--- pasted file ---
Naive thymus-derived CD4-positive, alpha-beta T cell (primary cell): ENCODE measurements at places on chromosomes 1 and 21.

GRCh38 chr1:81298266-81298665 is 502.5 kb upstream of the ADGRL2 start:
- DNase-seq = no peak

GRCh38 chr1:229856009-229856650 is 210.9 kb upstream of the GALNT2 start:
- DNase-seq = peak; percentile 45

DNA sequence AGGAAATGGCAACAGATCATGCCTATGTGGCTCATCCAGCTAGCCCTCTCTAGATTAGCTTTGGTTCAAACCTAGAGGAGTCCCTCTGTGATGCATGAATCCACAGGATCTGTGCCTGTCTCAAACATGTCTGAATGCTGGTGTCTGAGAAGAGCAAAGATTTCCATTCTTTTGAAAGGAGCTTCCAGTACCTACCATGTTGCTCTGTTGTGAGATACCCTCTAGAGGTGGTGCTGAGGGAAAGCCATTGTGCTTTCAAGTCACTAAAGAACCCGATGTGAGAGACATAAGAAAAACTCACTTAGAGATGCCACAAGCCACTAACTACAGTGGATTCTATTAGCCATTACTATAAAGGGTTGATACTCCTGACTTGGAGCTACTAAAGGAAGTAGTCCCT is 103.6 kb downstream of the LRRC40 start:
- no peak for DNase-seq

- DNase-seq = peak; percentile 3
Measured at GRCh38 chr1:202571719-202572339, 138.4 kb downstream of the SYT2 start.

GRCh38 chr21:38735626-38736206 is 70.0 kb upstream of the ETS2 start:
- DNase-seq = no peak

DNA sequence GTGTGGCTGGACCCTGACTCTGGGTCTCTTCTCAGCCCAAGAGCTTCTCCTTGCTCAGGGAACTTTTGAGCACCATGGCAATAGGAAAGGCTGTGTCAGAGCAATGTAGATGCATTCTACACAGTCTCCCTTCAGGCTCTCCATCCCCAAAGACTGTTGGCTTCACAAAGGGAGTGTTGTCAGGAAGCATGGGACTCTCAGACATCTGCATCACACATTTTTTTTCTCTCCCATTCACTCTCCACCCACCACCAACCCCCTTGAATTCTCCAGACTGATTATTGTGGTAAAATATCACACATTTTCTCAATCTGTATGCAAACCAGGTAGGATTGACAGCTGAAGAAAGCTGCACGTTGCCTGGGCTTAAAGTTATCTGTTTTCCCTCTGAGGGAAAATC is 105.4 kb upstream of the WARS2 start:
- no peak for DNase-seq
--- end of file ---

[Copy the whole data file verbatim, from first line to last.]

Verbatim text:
Naive thymus-derived CD4-positive, alpha-beta T cell (primary cell): ENCODE measurements at places on chromosomes 1 and 21.

GRCh38 chr1:81298266-81298665 is 502.5 kb upstream of the ADGRL2 start:
- DNase-seq = no peak

GRCh38 chr1:229856009-229856650 is 210.9 kb upstream of the GALNT2 start:
- DNase-seq = peak; percentile 45

DNA sequence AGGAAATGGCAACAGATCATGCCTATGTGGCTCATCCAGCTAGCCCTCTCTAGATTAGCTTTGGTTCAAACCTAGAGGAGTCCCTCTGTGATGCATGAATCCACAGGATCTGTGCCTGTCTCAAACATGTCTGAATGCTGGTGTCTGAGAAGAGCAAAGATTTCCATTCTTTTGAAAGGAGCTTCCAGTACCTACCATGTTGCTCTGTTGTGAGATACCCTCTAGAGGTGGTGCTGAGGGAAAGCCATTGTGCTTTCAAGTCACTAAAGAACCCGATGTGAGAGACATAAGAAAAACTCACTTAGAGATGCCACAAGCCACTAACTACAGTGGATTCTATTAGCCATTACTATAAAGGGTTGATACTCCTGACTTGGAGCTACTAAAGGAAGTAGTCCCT is 103.6 kb downstream of the LRRC40 start:
- no peak for DNase-seq

- DNase-seq = peak; percentile 3
Measured at GRCh38 chr1:202571719-202572339, 138.4 kb downstream of the SYT2 start.

GRCh38 chr21:38735626-38736206 is 70.0 kb upstream of the ETS2 start:
- DNase-seq = no peak

DNA sequence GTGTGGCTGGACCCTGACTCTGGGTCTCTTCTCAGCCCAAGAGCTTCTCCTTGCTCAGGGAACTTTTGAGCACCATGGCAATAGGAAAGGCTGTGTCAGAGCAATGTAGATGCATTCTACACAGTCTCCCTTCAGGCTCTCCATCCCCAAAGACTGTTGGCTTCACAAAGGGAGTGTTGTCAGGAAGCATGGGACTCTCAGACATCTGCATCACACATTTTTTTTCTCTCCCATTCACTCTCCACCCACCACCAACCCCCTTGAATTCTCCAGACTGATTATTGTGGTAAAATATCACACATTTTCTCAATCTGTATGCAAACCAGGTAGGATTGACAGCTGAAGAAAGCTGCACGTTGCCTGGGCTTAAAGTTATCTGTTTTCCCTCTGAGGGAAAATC is 105.4 kb upstream of the WARS2 start:
- no peak for DNase-seq